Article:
[Y]ou’re standing at the edge of a cliff, chained by the ankle to someone else. You’ll be released, and one of you will get a large prize, as soon as the other gives in. How do you persuade the other guy to give in, when the only method at your disposal – threatening to push him off the cliff – would doom you both? Answer: You start dancing, closer and closer to the edge. That way, you don’t have to convince him that you would do something totally irrational: plunge him and yourself off the cliff. You just have to convince him that you are prepared to take a higher risk than he is of accidentally falling off the cliff. If you can do that, you win.

    I prefer theorems to conjectures.

  49. @ATTP: Indeed it turns out the $5.2 trillion quoted by Majkut is an incremental figure; the actual investment BNEF estimates would be necessary over the next 25 years is $12.1 trillion, but most of that would be necessary without decarbonization anyway (according to BNEF).

    Still, when accounting for a roughly 20-year difference between both periods (2000-2016 vs 2017-2042), assuming inflation of 2%, one has to bump up the original investment figure of $4 trillion by 50% to make it comparable to the latter period. So it’s really like doubling the investment, from about $6 trillion to $12.1 trillion. In both cases the figure is for the power grid only, excluding things like subsidies for heat pumps, electric vehicles, etc.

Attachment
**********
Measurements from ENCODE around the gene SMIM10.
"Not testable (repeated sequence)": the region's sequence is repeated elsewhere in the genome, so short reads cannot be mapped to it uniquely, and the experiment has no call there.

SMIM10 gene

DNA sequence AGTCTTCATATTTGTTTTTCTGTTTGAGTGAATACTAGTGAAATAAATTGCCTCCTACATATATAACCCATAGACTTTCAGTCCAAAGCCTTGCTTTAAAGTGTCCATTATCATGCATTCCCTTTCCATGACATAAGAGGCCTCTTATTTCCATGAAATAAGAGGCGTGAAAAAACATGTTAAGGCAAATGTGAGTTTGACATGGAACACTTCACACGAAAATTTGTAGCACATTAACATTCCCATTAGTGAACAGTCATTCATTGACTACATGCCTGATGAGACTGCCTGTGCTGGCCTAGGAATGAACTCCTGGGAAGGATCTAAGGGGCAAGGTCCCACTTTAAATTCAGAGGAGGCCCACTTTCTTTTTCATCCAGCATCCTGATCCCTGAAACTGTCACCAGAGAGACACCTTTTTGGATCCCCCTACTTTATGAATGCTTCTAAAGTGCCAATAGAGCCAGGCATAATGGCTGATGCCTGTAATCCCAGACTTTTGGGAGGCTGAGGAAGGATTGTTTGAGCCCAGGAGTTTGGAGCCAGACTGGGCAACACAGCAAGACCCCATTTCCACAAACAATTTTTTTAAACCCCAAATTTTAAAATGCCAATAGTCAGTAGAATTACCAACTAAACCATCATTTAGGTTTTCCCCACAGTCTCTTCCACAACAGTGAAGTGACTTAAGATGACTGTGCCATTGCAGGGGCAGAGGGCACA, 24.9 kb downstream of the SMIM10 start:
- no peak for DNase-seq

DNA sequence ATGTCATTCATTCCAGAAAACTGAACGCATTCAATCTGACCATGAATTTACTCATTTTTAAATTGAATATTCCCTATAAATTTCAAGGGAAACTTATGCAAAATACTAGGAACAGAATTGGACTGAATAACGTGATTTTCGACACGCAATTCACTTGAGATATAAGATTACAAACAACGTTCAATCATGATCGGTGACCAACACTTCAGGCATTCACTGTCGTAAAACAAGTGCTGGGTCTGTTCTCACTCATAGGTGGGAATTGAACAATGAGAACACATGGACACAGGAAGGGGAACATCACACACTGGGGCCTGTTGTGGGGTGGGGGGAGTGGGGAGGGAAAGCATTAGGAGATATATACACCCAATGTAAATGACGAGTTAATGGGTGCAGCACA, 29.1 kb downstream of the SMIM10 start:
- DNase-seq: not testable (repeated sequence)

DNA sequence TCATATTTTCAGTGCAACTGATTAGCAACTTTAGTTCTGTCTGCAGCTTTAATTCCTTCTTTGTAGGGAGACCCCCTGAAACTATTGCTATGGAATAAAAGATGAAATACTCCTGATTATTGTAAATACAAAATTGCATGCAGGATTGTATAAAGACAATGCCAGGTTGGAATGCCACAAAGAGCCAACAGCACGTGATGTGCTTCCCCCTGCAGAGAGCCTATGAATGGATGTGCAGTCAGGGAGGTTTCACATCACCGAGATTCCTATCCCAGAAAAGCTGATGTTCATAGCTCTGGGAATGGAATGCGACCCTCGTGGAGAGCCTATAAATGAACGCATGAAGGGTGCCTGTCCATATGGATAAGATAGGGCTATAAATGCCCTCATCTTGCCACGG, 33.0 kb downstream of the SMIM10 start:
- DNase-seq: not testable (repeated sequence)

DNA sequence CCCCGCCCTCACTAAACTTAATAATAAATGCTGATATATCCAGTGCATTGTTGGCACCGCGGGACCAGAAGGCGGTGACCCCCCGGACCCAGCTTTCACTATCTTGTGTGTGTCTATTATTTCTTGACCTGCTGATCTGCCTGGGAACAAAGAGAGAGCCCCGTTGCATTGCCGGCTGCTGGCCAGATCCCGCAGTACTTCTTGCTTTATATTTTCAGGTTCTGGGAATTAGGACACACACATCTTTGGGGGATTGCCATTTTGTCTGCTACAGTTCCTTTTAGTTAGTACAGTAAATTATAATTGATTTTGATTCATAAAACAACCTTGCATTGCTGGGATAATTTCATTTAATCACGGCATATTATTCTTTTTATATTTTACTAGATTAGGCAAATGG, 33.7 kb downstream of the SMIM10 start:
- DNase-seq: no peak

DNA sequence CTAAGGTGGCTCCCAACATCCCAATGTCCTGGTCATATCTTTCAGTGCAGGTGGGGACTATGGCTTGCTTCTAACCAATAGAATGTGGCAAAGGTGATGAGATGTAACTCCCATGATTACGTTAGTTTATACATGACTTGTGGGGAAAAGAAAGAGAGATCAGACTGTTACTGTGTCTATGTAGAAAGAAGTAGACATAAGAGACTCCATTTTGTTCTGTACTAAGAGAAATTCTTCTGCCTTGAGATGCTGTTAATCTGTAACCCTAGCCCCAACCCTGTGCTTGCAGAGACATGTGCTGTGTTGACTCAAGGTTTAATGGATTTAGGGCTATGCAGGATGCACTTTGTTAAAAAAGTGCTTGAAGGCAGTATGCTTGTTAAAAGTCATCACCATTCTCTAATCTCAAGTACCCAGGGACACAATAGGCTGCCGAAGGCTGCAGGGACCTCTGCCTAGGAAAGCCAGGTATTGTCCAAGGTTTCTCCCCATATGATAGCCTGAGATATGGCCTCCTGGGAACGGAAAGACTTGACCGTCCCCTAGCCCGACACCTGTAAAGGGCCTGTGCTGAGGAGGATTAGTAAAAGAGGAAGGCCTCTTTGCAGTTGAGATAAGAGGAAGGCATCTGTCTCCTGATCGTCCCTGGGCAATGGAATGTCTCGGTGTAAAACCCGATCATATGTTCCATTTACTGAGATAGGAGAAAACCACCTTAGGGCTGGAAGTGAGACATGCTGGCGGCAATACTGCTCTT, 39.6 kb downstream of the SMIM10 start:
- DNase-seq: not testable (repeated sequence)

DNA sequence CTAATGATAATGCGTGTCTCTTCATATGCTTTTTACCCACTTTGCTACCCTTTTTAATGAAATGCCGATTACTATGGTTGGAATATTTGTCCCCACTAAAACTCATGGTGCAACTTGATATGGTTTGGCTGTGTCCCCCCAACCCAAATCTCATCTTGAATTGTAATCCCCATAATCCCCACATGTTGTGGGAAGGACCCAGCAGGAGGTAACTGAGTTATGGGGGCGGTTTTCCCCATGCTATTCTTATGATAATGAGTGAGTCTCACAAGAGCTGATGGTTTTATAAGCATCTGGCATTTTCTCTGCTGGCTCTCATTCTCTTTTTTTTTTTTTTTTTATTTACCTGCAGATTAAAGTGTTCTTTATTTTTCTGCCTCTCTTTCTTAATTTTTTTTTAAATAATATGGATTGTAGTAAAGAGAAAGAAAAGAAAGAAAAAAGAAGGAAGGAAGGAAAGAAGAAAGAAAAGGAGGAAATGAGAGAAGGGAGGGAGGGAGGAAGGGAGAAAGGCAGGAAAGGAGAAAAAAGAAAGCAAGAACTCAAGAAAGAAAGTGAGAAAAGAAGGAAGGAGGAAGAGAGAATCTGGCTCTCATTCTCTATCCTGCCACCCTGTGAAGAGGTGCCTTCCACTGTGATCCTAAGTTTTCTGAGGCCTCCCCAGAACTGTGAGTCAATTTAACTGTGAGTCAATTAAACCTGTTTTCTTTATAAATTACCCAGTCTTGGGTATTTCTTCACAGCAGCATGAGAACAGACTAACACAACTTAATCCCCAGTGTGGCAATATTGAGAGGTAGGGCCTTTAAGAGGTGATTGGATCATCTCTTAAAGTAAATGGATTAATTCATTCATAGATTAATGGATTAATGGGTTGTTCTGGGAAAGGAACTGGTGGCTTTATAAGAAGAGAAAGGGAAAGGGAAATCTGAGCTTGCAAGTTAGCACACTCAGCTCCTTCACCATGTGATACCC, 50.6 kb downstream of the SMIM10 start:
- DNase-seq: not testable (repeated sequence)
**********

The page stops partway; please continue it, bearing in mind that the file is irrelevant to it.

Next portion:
The idea that this can cover the difference between ‘business as usual’ and a 2ºC pathway doesn’t make sense. The ‘business as usual’ used by the Hsiang paper Majkut speaks about is the A1B scenario, under which century-end temperatures are 2.8ºC higher than the 1980-1999 baseline.
    https://www.ipcc.ch/publications_and_data/ar4/wg1/en/ch10s10-5-4-6.html
    As that baseline is in turn about 0.7ºC above the ‘preindustrial’ 1850-1900 average, it’s really like a 3.5ºC scenario.

    Under a 2ºC scenario, century-end temperatures actually may have to be slightly below a 2ºC increase (versus an 1850-1900 baseline), to account for warming in the pipeline released after 2100. But even if one assumes that a 2ºC scenario actually means 2ºC increase by the end of the century (from 1850-1900), the difference with the A1B scenario is 1.5ºC. So basically Majkut is saying the $6 trillion invested in 2000-2016 had no effect, but investing anothe $12 trillion will make century-end temperatures 1.5ºC cooler than otherwise.

    For the rest of the century, warming depends basically on TCR and how much we emit; the ‘warming in the pipeline’ is only 0.7w/m2, most of it won’t get released this century, and the *difference* in how much of it gets released (depending on how much we emit from now until 2100) is even smaller.